New research has identified biomarkers and genetic hallmarks associated with abnormal neurodevelopment following treatment for paediatric acute lymphoblastic leukaemia (ALL).
The study, which followed a cohort of 235 patients, suggests the disease itself may be linked to risk of neurocognitive problems - as well as treatment. The group included 138 long-term survivors. Patients were treated with high-dose intravenous methotrexate sodium and triple intrathecal chemotherapy injections.
Researchers at St Jude Children's Research Hospital, Memphis, Tennessee, USA, said the findings came as "a surprise" as these problems had previously been thought solely to stem from the side-effects of treatments.
According to their estimates between 30 and 40% of survivors develop neurocognitive problems.
The researchers showed that cerebrospinal fluid (CSF) biomarkers for glial damage were elevated at diagnosis and decreased through treatment. Markers of neuronal damage were found to increase during treatment.
The research, published in JAMA Oncology, also suggested a link between brain injury and some genetic variations. Methotrexate treatment was found to increase the risk of leukoencephalopathy by up to 70% in all patients, however carriers of the Val allele in the COMT gene were at an enhanced risk compared to those that carried the Met allele.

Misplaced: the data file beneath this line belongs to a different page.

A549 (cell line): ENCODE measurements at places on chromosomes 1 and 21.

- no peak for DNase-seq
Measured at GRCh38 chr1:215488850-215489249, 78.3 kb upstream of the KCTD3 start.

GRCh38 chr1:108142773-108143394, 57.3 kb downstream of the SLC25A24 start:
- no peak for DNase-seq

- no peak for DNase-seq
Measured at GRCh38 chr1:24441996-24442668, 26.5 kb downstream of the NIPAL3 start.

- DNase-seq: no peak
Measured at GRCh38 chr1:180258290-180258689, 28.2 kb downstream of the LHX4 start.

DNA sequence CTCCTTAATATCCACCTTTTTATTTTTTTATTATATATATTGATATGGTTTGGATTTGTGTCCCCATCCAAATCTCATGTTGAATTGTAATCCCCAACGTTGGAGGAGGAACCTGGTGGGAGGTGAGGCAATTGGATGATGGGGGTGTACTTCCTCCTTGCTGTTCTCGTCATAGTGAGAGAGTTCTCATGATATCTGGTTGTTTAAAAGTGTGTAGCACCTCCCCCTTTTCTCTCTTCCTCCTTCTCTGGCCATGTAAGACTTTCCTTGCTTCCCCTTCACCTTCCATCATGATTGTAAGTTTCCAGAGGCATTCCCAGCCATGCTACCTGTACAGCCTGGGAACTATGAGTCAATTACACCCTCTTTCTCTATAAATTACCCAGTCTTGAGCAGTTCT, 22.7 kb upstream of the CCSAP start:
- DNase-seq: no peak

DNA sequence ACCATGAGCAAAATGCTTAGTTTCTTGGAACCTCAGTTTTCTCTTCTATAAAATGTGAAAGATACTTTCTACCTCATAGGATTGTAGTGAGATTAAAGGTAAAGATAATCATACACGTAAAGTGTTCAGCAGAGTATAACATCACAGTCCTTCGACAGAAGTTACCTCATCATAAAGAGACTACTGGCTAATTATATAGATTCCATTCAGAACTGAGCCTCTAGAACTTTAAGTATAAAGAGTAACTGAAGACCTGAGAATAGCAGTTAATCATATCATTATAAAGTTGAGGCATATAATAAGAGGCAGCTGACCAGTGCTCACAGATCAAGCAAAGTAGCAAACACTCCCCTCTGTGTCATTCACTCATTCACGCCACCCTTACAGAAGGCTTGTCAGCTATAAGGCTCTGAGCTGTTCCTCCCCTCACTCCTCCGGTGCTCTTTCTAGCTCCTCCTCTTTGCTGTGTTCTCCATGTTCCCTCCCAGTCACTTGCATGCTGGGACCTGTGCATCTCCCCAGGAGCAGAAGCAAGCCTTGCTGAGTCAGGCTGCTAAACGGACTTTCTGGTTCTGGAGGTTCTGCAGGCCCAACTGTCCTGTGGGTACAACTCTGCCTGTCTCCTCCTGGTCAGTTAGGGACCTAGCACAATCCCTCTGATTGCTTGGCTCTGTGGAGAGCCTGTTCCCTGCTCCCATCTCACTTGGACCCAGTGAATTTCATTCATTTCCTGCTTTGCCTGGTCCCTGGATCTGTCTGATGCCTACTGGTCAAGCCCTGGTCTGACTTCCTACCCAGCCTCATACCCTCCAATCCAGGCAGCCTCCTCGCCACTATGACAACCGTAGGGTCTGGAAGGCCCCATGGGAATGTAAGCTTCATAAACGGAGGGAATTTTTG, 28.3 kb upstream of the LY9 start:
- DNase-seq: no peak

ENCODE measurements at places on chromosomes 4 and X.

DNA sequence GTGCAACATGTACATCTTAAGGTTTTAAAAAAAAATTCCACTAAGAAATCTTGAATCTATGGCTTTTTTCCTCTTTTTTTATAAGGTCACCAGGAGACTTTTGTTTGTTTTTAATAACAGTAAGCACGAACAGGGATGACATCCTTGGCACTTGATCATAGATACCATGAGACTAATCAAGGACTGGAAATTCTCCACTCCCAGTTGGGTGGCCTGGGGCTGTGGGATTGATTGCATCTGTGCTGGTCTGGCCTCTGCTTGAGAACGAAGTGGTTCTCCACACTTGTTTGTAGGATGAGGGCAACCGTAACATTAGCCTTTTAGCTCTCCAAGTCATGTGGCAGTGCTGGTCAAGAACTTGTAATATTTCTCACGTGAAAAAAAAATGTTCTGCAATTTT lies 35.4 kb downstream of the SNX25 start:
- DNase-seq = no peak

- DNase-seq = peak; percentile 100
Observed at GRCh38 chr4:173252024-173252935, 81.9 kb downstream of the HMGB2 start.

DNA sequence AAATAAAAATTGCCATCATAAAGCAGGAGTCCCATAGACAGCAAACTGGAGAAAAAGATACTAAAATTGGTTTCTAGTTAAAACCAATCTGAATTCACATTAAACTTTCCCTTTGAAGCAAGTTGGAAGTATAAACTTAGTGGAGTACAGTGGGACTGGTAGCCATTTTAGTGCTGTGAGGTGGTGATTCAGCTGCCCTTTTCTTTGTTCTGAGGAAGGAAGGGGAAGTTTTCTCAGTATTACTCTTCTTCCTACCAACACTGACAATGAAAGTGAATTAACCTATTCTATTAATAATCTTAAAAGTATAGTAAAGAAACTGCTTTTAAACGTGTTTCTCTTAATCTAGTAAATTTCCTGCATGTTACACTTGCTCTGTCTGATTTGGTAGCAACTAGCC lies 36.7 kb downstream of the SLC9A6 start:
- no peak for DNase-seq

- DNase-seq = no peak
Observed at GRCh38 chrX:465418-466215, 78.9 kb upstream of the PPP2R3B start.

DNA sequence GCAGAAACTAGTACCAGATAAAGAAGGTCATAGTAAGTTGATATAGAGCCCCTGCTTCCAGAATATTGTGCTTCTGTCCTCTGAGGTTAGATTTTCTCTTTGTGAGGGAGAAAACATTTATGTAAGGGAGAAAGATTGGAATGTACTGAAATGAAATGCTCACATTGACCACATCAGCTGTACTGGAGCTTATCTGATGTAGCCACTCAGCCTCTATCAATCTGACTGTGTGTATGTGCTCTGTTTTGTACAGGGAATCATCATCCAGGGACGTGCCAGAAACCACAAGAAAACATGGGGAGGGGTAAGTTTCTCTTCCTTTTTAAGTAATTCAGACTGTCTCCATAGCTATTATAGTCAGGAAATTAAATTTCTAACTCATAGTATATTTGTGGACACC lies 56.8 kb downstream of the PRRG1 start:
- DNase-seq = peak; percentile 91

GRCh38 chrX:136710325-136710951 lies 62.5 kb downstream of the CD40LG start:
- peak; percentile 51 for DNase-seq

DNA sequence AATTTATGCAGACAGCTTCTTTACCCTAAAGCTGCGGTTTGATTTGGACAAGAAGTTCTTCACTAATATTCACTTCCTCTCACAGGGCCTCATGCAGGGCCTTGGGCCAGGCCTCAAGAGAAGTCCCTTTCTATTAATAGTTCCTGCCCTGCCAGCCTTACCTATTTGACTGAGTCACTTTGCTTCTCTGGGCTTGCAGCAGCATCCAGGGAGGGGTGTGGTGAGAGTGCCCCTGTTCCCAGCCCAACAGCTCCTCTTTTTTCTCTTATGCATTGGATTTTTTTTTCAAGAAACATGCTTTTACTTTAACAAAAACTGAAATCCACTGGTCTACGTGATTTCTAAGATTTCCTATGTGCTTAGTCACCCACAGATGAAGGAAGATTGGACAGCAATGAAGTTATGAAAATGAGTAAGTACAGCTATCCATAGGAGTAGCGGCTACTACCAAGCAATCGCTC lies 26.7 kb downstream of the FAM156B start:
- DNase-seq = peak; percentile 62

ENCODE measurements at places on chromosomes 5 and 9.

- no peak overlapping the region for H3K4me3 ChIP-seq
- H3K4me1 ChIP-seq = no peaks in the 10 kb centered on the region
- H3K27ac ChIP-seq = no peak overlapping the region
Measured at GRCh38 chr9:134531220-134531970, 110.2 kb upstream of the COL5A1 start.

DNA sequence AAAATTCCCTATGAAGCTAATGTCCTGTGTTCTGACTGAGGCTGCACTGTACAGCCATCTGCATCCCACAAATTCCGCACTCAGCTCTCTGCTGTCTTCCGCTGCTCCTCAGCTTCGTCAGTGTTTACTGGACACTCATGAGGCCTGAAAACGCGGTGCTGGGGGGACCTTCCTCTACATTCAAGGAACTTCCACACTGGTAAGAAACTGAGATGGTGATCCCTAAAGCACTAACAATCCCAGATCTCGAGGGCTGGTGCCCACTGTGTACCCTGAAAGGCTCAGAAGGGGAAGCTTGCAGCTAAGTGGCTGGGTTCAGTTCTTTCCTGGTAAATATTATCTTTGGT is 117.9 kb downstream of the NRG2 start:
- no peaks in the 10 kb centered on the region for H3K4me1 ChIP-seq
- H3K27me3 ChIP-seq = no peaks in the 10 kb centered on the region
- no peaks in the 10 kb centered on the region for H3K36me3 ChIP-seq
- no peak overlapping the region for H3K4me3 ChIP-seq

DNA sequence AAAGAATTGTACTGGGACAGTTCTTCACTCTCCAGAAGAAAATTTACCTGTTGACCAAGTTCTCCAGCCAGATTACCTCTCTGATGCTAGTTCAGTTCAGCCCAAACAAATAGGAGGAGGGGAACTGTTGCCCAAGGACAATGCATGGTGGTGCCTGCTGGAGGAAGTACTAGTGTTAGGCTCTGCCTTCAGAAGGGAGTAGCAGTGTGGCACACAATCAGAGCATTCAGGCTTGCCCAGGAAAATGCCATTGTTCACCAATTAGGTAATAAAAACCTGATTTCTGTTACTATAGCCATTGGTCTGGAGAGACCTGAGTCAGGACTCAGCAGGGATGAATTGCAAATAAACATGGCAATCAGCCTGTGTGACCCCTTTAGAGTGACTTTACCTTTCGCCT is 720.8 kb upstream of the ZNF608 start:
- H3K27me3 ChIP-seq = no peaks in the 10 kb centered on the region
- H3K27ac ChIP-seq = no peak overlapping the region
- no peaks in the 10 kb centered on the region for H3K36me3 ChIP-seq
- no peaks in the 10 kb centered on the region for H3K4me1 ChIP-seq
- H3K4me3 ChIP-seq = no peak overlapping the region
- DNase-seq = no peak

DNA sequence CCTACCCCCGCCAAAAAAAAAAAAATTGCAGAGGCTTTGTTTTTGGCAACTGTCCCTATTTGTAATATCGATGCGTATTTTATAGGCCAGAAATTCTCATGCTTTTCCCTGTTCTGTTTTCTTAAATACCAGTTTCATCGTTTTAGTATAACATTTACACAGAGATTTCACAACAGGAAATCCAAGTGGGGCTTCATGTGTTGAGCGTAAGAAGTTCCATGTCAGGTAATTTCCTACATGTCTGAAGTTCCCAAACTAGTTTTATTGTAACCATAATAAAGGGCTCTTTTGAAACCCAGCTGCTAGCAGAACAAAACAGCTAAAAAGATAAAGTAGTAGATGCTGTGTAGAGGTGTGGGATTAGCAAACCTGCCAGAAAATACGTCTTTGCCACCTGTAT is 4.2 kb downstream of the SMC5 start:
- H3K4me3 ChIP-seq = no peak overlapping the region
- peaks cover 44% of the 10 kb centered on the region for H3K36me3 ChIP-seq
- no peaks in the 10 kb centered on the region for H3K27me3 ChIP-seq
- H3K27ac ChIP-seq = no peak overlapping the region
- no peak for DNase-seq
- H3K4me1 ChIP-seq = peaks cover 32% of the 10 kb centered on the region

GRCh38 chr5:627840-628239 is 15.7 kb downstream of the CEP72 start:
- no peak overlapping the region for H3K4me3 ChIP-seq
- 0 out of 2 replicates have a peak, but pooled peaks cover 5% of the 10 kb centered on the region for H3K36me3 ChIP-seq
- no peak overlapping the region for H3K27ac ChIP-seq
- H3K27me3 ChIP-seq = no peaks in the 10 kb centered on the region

Researcher Dr Kevin Krull said: "This was a surprise. Until now, we had not suspected that leukaemia, by itself, or the inflammatory response to the disease, may lead to changes that leave ALL survivors at risk for problems with executive functioning and processing speed later.
"Taken together, the results suggest that survivors' neurocognitive deficits are multifactorial and reflect a complex interaction among genetics, treatment intensity and other factors."
Dr Krull added: "Monitoring CSF biomarkers and screening for genetic mediators of brain injury may help identify and intervene with survivors at risk for neurocognitive problems."
Source: Association of Cerebrospinal Fluid Biomarkers of Central Nervous System Injury With Neurocognitive and Brain Imaging Outcomes in Children Receiving Chemotherapy for Acute Lymphoblastic Leukemia. JAMA Oncology 29 March 2018
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